My nagging has gotten out of control since COVID-19 hit. Just as I am adjusting to being both my kids’ parent and their elementary and high school teacher, they’re adjusting too, and it’s hard on all of us. My 13-year-old son hears from me every single day, “Turn off YouTube and get back to work,” or my favorite as of late, “Are you in study hall (which is 80 mins)? Study hall is meant for studying!” I mean, I don’t even take myself seriously anymore, and I am certain he stopped weeks ago.
What my wife and I do take seriously in our household as his moms, is that he and our daughters get too much screen time. We all need a break at the end of the day, and our fallback after playing outside and before dinner is allowing them to have television for an hour, then settling down by playing a fierce game of Guess Who.
I worry every day about what the constant access to the computer or television is doing to the developing brains of my three kids, especially my son, who is both on the autism spectrum and has Attention Deficit-Hyperactivity Disorder (ADHD). By the time his school day ends, I am ready for the computer and all screens to be turned off, even if he’s not.
As a family who works every single day to support one another, being home together has added a new level of understanding of what it means to show up for one another. For my son, this means that we support his need for improved social interactions with others through the array of extracurricular activities we’ve signed him up for. He participates in our church’s children’s choir (via Zoom for now), takes piano lessons, has joined a musical theater group, and runs cross country for the first time this year. In all, he gets out of the house and engages with other people which he needs (heck, we all need).
We’ve signed him up for activities even during a pandemic, because if we do not, it will have detrimental effects on how he formulates and understands healthy interactions with other human beings outside of the screen.
I cannot help but think about my own schooling as I wake my kids up every morning, sleepy-eyed, encourage them to put on real clothes and come down to turn on their laptops from school. When I was in high school, my English teacher rolled in a square television to show us a black and white movie, a Hitchcock film I believe. When I desperately contacted my son’s school counselor asking them to turn off YouTube from my kids’ computer, her response was, “We can’t do that; teachers use it for teaching.” Such a difference from my school days. We couldn’t turn on YouTube and watch anything, and I am better for it. But I digress.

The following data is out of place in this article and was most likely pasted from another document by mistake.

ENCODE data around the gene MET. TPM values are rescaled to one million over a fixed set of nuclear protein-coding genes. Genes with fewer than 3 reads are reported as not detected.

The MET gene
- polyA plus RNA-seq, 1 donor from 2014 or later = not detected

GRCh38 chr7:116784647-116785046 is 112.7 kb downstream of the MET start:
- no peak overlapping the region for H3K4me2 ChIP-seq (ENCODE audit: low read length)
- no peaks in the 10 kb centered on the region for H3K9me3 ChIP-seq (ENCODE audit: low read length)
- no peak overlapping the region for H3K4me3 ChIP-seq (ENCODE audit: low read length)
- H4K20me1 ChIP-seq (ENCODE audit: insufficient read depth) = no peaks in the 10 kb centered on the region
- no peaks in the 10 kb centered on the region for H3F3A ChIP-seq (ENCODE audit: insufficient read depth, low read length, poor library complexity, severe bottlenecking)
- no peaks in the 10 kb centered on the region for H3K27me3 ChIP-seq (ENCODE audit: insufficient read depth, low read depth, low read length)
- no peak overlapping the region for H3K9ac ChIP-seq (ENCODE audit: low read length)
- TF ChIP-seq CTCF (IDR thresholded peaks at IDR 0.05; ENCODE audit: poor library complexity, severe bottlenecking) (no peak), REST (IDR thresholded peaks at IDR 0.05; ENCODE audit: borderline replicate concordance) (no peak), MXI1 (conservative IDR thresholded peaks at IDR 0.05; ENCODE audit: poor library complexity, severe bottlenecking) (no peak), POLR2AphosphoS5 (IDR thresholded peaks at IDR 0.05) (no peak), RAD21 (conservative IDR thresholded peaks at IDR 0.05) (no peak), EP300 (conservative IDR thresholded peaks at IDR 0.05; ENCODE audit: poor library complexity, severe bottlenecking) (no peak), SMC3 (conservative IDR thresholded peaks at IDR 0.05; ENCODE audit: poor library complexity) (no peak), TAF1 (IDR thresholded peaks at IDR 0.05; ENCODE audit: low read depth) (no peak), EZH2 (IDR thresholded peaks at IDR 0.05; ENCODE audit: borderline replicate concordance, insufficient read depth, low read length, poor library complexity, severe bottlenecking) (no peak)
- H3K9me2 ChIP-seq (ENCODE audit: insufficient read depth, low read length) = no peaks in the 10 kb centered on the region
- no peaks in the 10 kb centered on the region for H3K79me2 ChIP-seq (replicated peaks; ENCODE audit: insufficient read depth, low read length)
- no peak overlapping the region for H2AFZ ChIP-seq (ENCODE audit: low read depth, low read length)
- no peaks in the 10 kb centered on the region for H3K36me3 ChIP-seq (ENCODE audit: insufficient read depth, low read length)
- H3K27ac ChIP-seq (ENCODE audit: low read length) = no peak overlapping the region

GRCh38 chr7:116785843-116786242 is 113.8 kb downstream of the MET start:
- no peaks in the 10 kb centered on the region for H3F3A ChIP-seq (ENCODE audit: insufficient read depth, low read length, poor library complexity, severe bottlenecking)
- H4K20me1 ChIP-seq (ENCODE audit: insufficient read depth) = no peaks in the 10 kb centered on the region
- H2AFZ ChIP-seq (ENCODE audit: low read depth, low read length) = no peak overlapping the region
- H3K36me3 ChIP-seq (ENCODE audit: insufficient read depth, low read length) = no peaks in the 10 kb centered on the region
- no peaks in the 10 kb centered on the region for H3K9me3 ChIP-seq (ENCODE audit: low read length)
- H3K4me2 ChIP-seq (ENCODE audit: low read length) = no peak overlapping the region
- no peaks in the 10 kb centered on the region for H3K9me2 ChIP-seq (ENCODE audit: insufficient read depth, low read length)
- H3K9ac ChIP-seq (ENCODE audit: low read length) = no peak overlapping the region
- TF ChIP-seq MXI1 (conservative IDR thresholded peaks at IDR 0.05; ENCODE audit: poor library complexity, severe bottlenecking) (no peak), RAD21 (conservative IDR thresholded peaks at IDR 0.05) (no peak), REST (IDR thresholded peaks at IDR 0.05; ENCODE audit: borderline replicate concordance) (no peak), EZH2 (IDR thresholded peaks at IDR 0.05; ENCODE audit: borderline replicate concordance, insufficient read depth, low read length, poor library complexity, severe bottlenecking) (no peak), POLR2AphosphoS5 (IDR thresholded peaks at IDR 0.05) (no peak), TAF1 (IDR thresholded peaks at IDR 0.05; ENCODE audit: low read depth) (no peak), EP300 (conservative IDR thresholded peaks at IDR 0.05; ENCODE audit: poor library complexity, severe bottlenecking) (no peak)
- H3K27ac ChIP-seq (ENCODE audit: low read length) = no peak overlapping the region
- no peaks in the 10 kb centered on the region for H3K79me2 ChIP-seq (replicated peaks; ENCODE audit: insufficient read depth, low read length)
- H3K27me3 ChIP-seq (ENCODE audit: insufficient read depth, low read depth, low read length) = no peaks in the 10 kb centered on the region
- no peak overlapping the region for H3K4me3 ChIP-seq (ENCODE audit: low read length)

These are the facts: my kid (s) are going to school online and they know how to navigate the internet. They are forced to attend school in ways that I have never needed to. The coronavirus has given us a new way to look at what’s normal for the reality we are living in now, and like it or not, this includes spending an excessive amount of time in front of a screen.
How I’ll survive this school year is a question I ask myself every single day. What has been a godsend is that we’ve been able to keep to the school schedule, and that consistency is essential — especially for a child with ADHD or autism. Assistant Professor of Special Education at Indiana University, Sarah Hurwitz, Ph.D., says in an article for California Life HD, “These kids rely on the predictability of a set schedule. Schedules not only provide cues about what they should be doing, but they can also help reduce stress and anxiety.” In many ways, having a consistent schedule has been our saving grace, for all of us, not just my son.
I look at screen time and my kids’ access to it in a kind of disjointed way. I understand its importance for school; even if I don’t like it, this is what we have. As the parent here, I need to figure out how to take myself out of the equation and look at how screen time can be beneficial, especially for kids like mine.
Randy Kulman, Ph.D., says in Psychology Today, “Many kids with ADHD are impulsive and do not display the best judgment or problem-solving. Keeping kids in the house and engaged, even with screens, is preferable to the risks of infection in the community. Encourage video chat, massively multiplayer online video games with their friends, social media, testing, or even an old-fashioned phone call for children and teens who miss their friends. Remember that they normally spend seven hours a day with their peers in school.”
The internet, as we all know, can be unsafe — and for the teen with ADHD and autism, it can even be a dangerous place. While my role as a mom continues to morph into a hybrid version of my past self, what I am learning is that I too need to adjust to how much screen-time my teen is getting, and get on board sooner rather than later.